Jaunā Gaita nr. 293. Vasara 2018



JG 292



JG 293


Two poems from Pāvils Johansons’ collection Paisums un bēgums (Flood Tide ̶ Ebb Tide, 2016) set the tone for this issue. In “Liktenis” (Fate), Johansons addresses death itself, and in “Mākslas teroristi” (Terrorists of Art) he addresses, with humor, the need for violence in redemption. Johansons is a popular song writer and performer. He lives in Sweden.

An elegy by Valters Nollendorfs' describes the final resting place of Ivars Ivasks (Ivar Vidrik Ivask, 1927-1992), multilingual Estonian poet and literary scholar, editor of World Literature Today. Nollendorfs mirrors one of Ivask’s Baltic Elegies (1989), dedicated to his ancestors, who are interred in the same plot in Rőngu cemetery, Estonia. Both poems are rendered in Latvian and English.

Anita Liepiņa draws on the poetry of Indra Gubiņa (1927-2017), to pay tribute to her life. Gubiņa was a prolific author of prose and poetry and a frequent contributor to Jaunā Gaita.


Earlier this year our editorial staff was joined by Vladis Spāre, a respected writer whose short stories have enriched our pages in several previous issues. A resident of Rīga, he is well-acquainted with the literary establishment there and has had extensive editorial experience with Latvian-language publications. His influence is evident in the expanded literary component of this issue, featuring short stories by Ilze Lāce-Verhaeghe, Signe Rirdance, Zigurds Skābardis, and Sergey Moreino; as well as a set of satirical fables by Edmunds Frīdvalds and poetry by Indra Brūvere.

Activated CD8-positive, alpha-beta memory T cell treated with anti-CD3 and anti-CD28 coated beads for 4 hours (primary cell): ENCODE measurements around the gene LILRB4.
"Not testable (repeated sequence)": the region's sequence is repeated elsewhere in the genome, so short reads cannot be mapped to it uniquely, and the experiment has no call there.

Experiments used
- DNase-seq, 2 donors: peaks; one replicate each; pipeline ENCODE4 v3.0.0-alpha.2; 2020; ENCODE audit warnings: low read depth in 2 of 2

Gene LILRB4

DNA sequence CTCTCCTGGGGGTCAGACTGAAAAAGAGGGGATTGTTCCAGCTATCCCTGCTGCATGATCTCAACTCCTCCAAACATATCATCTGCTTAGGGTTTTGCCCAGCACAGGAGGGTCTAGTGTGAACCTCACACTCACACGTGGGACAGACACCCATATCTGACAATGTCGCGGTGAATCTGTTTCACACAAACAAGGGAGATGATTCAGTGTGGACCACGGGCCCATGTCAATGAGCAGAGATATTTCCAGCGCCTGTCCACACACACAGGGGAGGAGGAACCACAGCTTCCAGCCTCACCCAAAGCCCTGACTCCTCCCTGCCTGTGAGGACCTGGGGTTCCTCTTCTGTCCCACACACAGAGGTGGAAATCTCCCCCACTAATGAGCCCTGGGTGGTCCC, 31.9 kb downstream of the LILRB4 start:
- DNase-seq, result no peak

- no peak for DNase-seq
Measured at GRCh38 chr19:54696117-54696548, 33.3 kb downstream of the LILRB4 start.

Poet Uldis Bērziņš shares translations and commentary on couplets from 13th century Sufi mystic poet Maulana Jalaluddin Rumi.

V I S U A L   A R T

Art historian Baiba Magdalena Eglīte introduces artist Zigfrīds Sapietis (1924-2014), who specialized in wood-carving and ceramics. Sapietis lived most of his life in Scotland. His work is currently on display at the Global Center for Latvian Art in Cēsis, Latvia.

The cover design is by Daniela Treija. Reproductions of recent paintings by Dita Lūse are displayed throughout this issue.


Ojārs Spārītis, president of the Latvian Academy of Sciences, quotes Martin Luther in his assessment of the state of affairs in the scientific community of Latvia: “Even if I knew that tomorrow the world would go to pieces, I would still plant my apple tree.”

Otto Ozols warns that “Putin is already within reach of the Achilles heel of NATO”. In Ozols’ view, the Achilles heel of NATO is Latvia.


Guntis Liepiņš comments on the testament of Imants Lešinskis, as compiled by his daughter Ieva Lešinska in a recently published book, Starp divām pasaulēm. Kalpības gadi. (Between Two Worlds. Years of Bondage). Lešinskis was a KGB officer in Soviet Latvia who organized cultural exchange events with the Latvian émigré community until he defected to the USA in 1978. Liepiņš writes from personal experience, having organized and participated in such events, and having dealt with Lešinskis personally.

Andris Padegs enumerates the accomplishments of the organization “Dardedze” (Rainbow), whose purpose was to stimulate communication and cultural exchange among Latvians everywhere in the world, including Soviet Latvia. Today, Padegs is vice-chairman of “TILTS” (Bridge), the organization which most effectively continues to bond the worldwide Latvian community through cultural exchange.


Juris Šlesers reviews Julija Šukys’ Siberian Exile. Blood, War, and a Granddaughter’s Reckoning.

Ginta Elksne reviews a monograph from the University of Latvia Institute of Philosophy and Sociology titled Piederēt un atšķirties: romu, krievu un latviešu dzīvesstāsti Latvijā (Belonging and Differing: Life Stories of the Romani, Russians and Latvians in Latvia).

Rasma Birzgale and Lāsma Gaitniece review ES, Eduarda Smiļģa dzīves ceļš (I, the Life of Eduards Smiļģis) by Rita Rotkale and Agra Straupniece. Smiļģis (1887-1966) was a founder and director of Latvia’s most important theater company, Dailes Teātris.

Lāsma Gaitniece also comments on Dace Rukšāne’s Latviskais laimes kods (Latvian Key to Happiness) and a Latvian translation of Jean Aitchison’s The Articulate Mammal.

B R I E F L Y   N O T E D

In Memoriam, Awards, Recent Publications, Art Events, Miscellaneous.


Jaunā Gaita